In 2003 trade unions in Idaho launched a campaign to repeal the state’s 1980s-era Right To Work law, which had hobbled organized labor by banning mandatory dues-collection in union workplaces. The petition drive gathered enough signatures to place an initiative before voters, but during the certification process county clerks disallowed thousands of them, so the measure didn’t make it onto the 2004 ballot. While the campaign was under way, though, drivers heading west on I-90 toward better-paying jobs across the state line in Spokane would come across a billboard that read, IF RIGHT TO WORK IS SO GOOD, WHY ARE YOU WORKING IN WASHINGTON?
Two years on, the I-90 billboard hosts an ad for Hooters, but the unions are trying again. And as in 2004, this time around the signature-gathering effort, a grassroots, bare-bones affair, is once more coming down to the wire.
Late last August the northern Idaho town of Coeur d’Alene hosted the annual county fair, one of the high points of which is the demolition derby. On the side of an old black Mercury were painted the words SMASH RIGHT TO WORK. The car’s entrance number was 86 (1986 was the year Idaho’s citizenry passed the Right To Work initiative, which, wags point out, resulted in citizens being allowed the “right to work for less”), and it was driven by the friend of a recently killed son of Brad Cederblom, a large, bearded, ironworkers’ union organizer. The words had been added to the car during a paint-party in front of the house of Barbara Harris, a retired electrical worker and president of the Northern Idaho Central Labor Council. They would serve, anti-Right To Workers hoped, as a low-cost magnet that would draw registered voters to sign the Repeal Right To Work petition. That summer day, in front of thousands of fans, many of them workers for local resource-sector companies, the Mercury came in second, stopping only when its back had been crumpled into the rear tires and its hood had been upended like the rocks on an earthquake’s fault line.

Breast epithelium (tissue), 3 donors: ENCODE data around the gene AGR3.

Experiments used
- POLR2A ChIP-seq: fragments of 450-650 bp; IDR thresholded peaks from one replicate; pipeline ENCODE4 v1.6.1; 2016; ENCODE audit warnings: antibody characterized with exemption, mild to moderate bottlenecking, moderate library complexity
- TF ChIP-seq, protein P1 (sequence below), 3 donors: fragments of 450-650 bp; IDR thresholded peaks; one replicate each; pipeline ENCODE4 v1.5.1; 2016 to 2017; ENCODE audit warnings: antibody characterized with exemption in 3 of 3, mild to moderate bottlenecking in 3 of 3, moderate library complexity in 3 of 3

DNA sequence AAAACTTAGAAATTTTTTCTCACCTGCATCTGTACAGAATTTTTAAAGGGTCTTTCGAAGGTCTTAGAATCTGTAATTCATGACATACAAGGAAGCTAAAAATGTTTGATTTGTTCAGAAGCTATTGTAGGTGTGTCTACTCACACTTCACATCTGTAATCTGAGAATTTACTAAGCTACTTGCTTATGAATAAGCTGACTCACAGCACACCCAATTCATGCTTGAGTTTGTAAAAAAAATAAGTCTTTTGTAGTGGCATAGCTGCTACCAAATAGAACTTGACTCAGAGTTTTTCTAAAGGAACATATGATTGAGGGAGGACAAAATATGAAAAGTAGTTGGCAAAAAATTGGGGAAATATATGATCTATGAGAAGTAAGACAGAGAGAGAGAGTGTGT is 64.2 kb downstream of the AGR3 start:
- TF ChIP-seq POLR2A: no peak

Yet the thousands of signatures the organizers were hoping for in the wake of this gutsy derby performance didn’t suddenly materialize, despite the fact that about half the electorate supports repeal, according to one Idaho State University poll. Instead, they came in from around the state over the following months in dribs and drabs, garnered at local parades, college football games, even at ski swaps and petition drives on courthouse steps. The old mining and lumber strongholds in the north–around Coeur d’Alene and the gritty industrial town of Lewiston–did generate many thousands of signatures. But in the south of the state, in the heavily populated and traditionally nonunion areas of Boise and Idaho Falls, where a high-tech beachhead has recently been established by the influx of companies like Micron, the campaign had largely failed to gain traction by year’s end. Even in the old railway hub of Pocatello, the movement didn’t really lift off in the summer and fall.
Now, with weeks left until the signature-gathering deadline, as the winter snows settle over the land and as the rivers freeze solid, organizers are scrambling for signatures, trying to reassure people that employers won’t blacklist those who sign their names in support of repeal. The Citizens’ Committee to Repeal Right To Work is sending out thousands of petitions through direct mailings, and the Idaho Education Association has been distributing petition forms to its thousands of members and rallying its activists to help gather signatures. The member organizations of a loose progressive network called United Vision for Idaho, which includes churches and community-based social justice groups, have been lending a hand, and volunteers from union halls across the north are pounding the sidewalks of towns and villages dotting this remote landscape.